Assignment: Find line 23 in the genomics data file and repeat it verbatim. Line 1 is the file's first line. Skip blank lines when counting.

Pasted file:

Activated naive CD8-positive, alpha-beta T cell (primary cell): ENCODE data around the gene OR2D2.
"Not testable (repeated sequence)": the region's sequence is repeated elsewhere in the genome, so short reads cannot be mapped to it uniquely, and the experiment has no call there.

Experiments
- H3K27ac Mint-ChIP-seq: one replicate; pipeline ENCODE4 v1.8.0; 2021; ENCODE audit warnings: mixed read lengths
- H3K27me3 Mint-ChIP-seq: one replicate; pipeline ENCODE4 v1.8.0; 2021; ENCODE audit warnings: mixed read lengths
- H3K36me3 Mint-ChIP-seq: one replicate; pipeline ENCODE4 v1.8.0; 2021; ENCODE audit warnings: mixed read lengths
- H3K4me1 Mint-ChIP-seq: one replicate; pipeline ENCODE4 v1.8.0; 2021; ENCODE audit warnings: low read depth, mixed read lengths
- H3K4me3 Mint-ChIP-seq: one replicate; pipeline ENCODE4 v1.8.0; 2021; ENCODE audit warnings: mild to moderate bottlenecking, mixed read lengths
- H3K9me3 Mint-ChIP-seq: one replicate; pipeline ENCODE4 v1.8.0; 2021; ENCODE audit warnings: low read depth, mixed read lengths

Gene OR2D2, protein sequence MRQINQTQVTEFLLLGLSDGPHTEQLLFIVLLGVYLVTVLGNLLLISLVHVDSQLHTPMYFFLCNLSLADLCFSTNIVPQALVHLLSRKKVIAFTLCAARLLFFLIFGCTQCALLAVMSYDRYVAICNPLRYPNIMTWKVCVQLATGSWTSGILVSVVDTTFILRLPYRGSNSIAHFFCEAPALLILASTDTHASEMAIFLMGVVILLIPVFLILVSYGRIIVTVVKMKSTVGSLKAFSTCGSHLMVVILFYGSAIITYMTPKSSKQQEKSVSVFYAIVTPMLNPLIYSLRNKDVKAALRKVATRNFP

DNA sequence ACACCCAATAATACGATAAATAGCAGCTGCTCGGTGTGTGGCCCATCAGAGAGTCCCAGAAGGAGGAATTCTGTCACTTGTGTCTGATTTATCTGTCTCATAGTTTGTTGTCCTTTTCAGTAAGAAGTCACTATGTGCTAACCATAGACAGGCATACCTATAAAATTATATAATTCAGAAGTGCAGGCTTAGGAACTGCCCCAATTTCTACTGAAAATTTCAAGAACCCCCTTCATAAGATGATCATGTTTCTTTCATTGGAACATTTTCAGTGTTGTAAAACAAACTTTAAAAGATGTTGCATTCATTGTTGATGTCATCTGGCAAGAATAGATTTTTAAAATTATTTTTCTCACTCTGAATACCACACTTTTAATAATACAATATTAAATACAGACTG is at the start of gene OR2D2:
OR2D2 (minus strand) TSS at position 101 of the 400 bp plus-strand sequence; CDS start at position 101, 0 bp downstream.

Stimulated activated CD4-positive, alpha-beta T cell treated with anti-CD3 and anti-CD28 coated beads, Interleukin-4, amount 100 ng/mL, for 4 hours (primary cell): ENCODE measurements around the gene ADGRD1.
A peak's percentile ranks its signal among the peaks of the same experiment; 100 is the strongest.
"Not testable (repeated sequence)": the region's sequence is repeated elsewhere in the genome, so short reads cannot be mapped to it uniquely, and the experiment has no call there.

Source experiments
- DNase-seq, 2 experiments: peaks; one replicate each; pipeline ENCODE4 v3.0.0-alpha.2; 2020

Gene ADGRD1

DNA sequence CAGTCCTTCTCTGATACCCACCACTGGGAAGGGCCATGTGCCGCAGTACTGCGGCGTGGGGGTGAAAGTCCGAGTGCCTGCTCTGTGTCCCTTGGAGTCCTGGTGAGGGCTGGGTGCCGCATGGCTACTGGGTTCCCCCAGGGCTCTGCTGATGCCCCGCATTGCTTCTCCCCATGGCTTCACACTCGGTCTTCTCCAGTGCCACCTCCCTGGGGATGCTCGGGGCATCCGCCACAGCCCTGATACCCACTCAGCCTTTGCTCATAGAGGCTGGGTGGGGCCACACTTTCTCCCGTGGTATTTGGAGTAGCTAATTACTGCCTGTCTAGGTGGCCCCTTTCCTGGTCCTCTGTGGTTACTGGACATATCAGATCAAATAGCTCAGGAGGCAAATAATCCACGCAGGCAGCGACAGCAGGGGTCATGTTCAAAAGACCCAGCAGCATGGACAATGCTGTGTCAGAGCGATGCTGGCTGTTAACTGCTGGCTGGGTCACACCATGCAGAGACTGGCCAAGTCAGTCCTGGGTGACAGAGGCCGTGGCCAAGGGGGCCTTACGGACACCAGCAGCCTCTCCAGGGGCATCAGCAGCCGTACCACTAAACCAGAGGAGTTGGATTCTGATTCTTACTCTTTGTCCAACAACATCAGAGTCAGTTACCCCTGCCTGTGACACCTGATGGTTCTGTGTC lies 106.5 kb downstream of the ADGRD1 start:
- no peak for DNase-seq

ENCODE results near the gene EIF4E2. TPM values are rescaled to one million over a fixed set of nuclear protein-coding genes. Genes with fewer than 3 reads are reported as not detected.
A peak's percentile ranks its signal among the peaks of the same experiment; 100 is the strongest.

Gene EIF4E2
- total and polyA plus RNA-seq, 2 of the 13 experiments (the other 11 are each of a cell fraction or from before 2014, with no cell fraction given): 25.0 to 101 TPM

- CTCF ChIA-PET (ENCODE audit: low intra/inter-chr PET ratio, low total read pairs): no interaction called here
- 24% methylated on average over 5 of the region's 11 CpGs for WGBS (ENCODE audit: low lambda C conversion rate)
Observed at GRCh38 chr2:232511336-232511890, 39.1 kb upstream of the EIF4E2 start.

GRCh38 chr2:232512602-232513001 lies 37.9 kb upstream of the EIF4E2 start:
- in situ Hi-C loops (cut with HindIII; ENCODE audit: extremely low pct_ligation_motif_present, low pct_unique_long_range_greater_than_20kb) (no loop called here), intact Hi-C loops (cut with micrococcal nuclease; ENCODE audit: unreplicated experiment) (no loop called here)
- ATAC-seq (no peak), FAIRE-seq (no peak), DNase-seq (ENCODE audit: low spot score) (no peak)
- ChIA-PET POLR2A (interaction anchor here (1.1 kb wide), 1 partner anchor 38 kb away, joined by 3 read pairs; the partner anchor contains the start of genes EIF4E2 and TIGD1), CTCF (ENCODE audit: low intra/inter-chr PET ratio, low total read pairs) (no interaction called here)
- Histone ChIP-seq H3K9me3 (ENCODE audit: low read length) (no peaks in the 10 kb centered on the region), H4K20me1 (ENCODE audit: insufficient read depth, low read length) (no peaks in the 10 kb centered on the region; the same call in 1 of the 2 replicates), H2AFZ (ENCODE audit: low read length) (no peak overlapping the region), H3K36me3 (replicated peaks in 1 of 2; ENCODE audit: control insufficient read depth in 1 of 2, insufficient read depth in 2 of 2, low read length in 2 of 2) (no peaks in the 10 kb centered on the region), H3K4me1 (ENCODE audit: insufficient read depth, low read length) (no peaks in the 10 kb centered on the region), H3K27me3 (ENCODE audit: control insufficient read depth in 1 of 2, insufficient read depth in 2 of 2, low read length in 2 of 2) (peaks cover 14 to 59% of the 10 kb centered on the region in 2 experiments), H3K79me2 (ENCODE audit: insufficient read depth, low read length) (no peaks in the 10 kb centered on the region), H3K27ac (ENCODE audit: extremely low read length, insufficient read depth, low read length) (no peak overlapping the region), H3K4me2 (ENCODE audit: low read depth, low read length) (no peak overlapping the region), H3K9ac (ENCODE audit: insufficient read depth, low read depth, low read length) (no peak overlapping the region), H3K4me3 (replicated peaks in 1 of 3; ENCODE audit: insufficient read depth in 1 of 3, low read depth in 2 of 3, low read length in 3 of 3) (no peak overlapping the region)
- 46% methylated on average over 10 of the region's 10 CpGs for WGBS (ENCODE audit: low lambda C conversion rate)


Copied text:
Gene EIF4E2